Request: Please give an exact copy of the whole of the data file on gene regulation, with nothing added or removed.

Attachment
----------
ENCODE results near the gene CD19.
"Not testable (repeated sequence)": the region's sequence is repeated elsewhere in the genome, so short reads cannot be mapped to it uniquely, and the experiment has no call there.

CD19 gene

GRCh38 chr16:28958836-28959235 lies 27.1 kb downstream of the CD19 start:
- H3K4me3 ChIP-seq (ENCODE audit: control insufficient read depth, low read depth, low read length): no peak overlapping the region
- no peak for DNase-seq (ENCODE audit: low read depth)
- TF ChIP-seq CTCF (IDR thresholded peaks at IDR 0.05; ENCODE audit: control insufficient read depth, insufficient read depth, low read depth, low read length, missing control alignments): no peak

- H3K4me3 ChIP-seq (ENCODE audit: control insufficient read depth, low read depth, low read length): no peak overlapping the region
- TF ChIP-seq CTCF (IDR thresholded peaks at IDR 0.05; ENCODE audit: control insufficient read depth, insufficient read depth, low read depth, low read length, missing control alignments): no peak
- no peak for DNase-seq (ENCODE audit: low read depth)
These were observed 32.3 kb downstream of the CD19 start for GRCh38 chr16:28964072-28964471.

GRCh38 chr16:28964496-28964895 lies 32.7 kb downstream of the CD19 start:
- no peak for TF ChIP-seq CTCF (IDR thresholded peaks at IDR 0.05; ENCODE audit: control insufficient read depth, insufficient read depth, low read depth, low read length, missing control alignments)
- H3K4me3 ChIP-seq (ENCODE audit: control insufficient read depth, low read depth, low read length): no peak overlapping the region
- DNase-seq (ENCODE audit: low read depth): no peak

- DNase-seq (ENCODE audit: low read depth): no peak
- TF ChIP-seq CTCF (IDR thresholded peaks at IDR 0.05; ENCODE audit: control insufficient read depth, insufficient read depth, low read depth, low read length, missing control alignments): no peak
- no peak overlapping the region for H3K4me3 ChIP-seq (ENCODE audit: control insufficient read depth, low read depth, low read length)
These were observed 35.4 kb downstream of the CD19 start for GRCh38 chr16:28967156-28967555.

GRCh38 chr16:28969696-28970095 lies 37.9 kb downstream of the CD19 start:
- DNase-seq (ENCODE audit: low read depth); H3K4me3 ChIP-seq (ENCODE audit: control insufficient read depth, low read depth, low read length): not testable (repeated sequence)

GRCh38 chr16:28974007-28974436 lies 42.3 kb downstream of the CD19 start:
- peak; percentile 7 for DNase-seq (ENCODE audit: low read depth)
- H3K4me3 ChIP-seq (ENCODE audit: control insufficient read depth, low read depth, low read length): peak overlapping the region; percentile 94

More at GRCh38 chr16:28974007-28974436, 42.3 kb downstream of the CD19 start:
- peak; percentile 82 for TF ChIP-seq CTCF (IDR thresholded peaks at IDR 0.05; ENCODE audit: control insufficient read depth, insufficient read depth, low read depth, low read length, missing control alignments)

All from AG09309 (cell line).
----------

ENCODE results near the gene CD19.
"Not testable (repeated sequence)": the region's sequence is repeated elsewhere in the genome, so short reads cannot be mapped to it uniquely, and the experiment has no call there.

CD19 gene

GRCh38 chr16:28958836-28959235 lies 27.1 kb downstream of the CD19 start:
- H3K4me3 ChIP-seq (ENCODE audit: control insufficient read depth, low read depth, low read length): no peak overlapping the region
- no peak for DNase-seq (ENCODE audit: low read depth)
- TF ChIP-seq CTCF (IDR thresholded peaks at IDR 0.05; ENCODE audit: control insufficient read depth, insufficient read depth, low read depth, low read length, missing control alignments): no peak

- H3K4me3 ChIP-seq (ENCODE audit: control insufficient read depth, low read depth, low read length): no peak overlapping the region
- TF ChIP-seq CTCF (IDR thresholded peaks at IDR 0.05; ENCODE audit: control insufficient read depth, insufficient read depth, low read depth, low read length, missing control alignments): no peak
- no peak for DNase-seq (ENCODE audit: low read depth)
These were observed 32.3 kb downstream of the CD19 start for GRCh38 chr16:28964072-28964471.

GRCh38 chr16:28964496-28964895 lies 32.7 kb downstream of the CD19 start:
- no peak for TF ChIP-seq CTCF (IDR thresholded peaks at IDR 0.05; ENCODE audit: control insufficient read depth, insufficient read depth, low read depth, low read length, missing control alignments)
- H3K4me3 ChIP-seq (ENCODE audit: control insufficient read depth, low read depth, low read length): no peak overlapping the region
- DNase-seq (ENCODE audit: low read depth): no peak

- DNase-seq (ENCODE audit: low read depth): no peak
- TF ChIP-seq CTCF (IDR thresholded peaks at IDR 0.05; ENCODE audit: control insufficient read depth, insufficient read depth, low read depth, low read length, missing control alignments): no peak
- no peak overlapping the region for H3K4me3 ChIP-seq (ENCODE audit: control insufficient read depth, low read depth, low read length)
These were observed 35.4 kb downstream of the CD19 start for GRCh38 chr16:28967156-28967555.

GRCh38 chr16:28969696-28970095 lies 37.9 kb downstream of the CD19 start:
- DNase-seq (ENCODE audit: low read depth); H3K4me3 ChIP-seq (ENCODE audit: control insufficient read depth, low read depth, low read length): not testable (repeated sequence)

GRCh38 chr16:28974007-28974436 lies 42.3 kb downstream of the CD19 start:
- peak; percentile 7 for DNase-seq (ENCODE audit: low read depth)
- H3K4me3 ChIP-seq (ENCODE audit: control insufficient read depth, low read depth, low read length): peak overlapping the region; percentile 94

More at GRCh38 chr16:28974007-28974436, 42.3 kb downstream of the CD19 start:
- peak; percentile 82 for TF ChIP-seq CTCF (IDR thresholded peaks at IDR 0.05; ENCODE audit: control insufficient read depth, insufficient read depth, low read depth, low read length, missing control alignments)

All from AG09309 (cell line).